Saturday, 6 August 2011

Why Brasil

There are several reasons for being in Brasil: first, it is at a fairly happy stage that the UK seemed to be in when I was a child: when there was still thoughtful conservation of the countryside and historic buildings, and no heedless 'town planning'; there were still individual businesses with the personal touch, before the 'supermarket' giants sprang up from their dung heaps (along with all the 'celebrities'); secondly, the weather (getting a tan off the mid-winter sun); all the space, filled with natural beauty; the gathering prosperity (the GB£ and US$ have halved in value against the Br$R in five years), and not having to watch 'up close and personal' the disintegration of a civilization and a way of life - Gone With The Wind Without The War (without much of a struggle really): morally, socially and economically. "The falcon cannot hear the falconer".

The trouble is that, from as far away as this, it actually seems clearer to me than to my cocooned friends back there what is going on as the Ye Olde England joins the "Glory that was Greece and the grandeur that was Rome".

It has been noted many times that Brasil involves a learning curve but this is not the place to go in to all that. Let's just say that "This is Brasil" covers every unusual occurrence. But I love it here.


  1. Being a man that live in more than one country and one that also travel quite a lot, I very much appreciated this post. It's interesting to hear about choices like these.

  2. Lovely. I'm envious.

    Over the years I've considered a similar sort of exile for myself, for those same reasons, in Chile, Argentina, Uruguay, Eastern Europe.

    But part of me wants to stay here, to partake in the struggle that is surely coming.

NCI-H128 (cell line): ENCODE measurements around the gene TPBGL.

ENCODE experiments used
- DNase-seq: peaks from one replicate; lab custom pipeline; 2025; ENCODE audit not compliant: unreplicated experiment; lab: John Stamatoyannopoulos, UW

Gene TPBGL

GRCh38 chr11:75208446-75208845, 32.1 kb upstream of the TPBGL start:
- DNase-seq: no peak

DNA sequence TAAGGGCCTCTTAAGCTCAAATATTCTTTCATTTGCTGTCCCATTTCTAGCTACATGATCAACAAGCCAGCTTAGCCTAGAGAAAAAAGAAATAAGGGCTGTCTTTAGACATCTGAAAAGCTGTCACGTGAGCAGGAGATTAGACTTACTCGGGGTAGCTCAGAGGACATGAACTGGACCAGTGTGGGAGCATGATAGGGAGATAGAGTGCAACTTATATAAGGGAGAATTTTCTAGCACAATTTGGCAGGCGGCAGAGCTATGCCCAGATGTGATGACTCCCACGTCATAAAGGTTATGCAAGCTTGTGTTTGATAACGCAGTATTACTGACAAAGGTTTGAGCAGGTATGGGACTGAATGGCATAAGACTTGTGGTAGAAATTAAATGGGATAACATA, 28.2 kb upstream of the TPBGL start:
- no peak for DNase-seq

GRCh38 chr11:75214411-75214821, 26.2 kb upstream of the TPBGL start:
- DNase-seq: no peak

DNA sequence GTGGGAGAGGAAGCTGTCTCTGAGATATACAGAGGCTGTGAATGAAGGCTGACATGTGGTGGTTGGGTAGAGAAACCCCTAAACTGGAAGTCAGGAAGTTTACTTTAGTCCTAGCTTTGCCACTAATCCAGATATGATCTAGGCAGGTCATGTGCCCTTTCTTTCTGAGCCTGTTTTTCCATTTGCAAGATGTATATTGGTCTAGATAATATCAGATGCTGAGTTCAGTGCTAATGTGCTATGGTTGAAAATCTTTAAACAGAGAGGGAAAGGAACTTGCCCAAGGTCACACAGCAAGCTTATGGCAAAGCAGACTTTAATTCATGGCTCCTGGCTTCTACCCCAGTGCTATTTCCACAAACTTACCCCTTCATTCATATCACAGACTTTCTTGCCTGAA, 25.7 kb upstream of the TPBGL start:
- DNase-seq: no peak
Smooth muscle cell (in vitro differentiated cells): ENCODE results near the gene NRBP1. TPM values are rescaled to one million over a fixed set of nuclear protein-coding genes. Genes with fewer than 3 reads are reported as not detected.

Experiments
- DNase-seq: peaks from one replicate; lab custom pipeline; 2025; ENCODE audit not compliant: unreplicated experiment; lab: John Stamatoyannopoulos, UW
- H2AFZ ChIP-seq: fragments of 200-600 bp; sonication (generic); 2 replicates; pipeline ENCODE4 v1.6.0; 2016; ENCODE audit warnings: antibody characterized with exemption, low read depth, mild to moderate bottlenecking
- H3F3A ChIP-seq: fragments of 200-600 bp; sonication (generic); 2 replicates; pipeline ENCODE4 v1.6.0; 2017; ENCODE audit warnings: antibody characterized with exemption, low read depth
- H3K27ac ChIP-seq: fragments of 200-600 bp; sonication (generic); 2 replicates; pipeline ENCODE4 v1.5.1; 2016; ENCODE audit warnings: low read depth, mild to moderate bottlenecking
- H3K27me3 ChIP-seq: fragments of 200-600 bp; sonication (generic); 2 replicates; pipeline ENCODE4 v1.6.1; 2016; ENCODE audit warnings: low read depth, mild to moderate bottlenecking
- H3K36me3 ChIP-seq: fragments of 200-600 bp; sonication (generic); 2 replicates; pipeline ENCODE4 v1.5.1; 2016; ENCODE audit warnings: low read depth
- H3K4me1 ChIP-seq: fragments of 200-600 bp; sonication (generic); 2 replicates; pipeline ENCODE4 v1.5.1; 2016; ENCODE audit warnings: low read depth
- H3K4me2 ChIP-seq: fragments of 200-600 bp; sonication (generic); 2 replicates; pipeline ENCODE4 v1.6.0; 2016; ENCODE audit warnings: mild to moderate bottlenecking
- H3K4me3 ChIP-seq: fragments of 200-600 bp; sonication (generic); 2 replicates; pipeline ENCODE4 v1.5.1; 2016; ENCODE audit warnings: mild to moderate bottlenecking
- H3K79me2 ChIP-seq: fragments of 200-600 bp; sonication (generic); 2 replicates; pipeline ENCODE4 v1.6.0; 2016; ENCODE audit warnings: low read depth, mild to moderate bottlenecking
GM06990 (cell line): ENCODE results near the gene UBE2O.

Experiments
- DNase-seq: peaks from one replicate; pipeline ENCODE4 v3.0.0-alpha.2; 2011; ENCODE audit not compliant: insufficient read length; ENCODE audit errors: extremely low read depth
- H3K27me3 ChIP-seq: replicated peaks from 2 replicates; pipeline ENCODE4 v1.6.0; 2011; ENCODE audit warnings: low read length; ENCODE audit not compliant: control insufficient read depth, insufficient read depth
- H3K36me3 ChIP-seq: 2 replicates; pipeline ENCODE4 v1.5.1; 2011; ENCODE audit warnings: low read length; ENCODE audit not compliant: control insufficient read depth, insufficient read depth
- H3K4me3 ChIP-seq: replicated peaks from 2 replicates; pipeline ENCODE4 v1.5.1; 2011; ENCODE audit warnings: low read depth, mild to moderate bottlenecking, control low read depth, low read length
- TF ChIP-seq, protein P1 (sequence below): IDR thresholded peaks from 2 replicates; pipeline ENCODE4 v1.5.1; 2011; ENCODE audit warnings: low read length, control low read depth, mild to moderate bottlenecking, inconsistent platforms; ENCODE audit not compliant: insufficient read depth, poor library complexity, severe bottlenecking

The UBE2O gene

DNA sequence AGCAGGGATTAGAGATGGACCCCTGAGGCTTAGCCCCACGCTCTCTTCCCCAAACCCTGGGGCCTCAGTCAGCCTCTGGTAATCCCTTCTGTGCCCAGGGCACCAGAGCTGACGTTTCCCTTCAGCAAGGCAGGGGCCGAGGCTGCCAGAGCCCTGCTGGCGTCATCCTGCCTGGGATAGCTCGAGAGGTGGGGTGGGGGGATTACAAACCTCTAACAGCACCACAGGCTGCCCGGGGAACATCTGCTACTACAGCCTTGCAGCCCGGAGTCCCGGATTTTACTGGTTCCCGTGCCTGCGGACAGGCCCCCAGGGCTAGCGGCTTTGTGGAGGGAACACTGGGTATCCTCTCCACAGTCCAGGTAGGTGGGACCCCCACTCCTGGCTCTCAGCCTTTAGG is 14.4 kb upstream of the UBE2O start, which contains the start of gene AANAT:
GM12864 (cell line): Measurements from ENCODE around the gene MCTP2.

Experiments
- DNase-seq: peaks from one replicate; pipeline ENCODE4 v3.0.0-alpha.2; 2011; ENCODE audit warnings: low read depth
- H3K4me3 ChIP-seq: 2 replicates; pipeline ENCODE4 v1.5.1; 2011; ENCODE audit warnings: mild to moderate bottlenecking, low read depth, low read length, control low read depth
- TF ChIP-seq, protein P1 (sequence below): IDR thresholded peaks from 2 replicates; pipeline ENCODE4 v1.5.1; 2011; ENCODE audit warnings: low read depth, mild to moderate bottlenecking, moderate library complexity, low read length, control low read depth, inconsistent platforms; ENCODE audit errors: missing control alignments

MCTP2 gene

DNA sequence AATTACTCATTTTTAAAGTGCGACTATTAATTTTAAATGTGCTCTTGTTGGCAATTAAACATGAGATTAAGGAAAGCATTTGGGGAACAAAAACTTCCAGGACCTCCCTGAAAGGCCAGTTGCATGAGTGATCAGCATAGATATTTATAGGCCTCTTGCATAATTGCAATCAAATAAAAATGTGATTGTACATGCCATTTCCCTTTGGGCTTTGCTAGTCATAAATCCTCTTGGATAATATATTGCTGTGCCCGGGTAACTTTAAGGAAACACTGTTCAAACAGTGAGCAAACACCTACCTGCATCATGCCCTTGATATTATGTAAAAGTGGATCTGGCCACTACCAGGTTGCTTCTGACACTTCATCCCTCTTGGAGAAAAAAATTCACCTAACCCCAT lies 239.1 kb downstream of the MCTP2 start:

3. I started various initiatives to: save trees; preserve buildings; to stay the mindless juggernaut of profit-driven 'progress' but it made no difference and I decided that people do indeed deserve the governments that they get and just decided to find somewhere more compatible with my thinking. I know one East Coast American who has recently moved to Chile to live and work because he just got fed up with it all. As for the struggle to come, I think that it is largely an economic struggle (in the USA and Europe) against the consequences of successive governments, for decades, shuffling off responsibility onto their predeecssors and shutting their eyes to reality; lacking the guts to bring in necessary but unpopular measures: avoidance just to keep the votes; cling on to power. Enough of that for me. Moreover, I think that the social and cultural battles are really lost and the cult of ignorance has got a deadly grip upon the nations' throats: exemplified by the mindless and ready absorbtion of all the rubbish that abounds in all the media and shops.

  4. I know of two American families who recently moved to Uruguay, for these reasons.

    I can think of worse places than Punta del Este to live out one's last years.

  5. Uruguay might be a good choice, in many ways, but it can get a little cold. Here, a jumper fends off the worst of the cooler weather and I've never really known the rain (even though, sometimes, hard), to be less that fairly warm. Some locals seldom wear more than shorts; come rain or shine. Note the use of the semi-colon.

  6. Breathes there a man with so soul so dead,
    Who never to himself hath said,
    This is my own my native land!

    I am not sure I would make a good migrant. I like to be close to nearest and dearest.

  7. Kingstonian - I do understand what you mean (sometimes with painful gusts of nostalgia) and I do miss certain people, places, events, things - but Skype and e-mails keep me in very good touch with family and friends; as for the places - they are being bent out of shape and exploited: whatever happened to 'The Green Belt'? and I prefer to remember them as they were. As for the events, I just recall that, I often used to regret attending and the things - well, one learns to make do and to appreciate different things.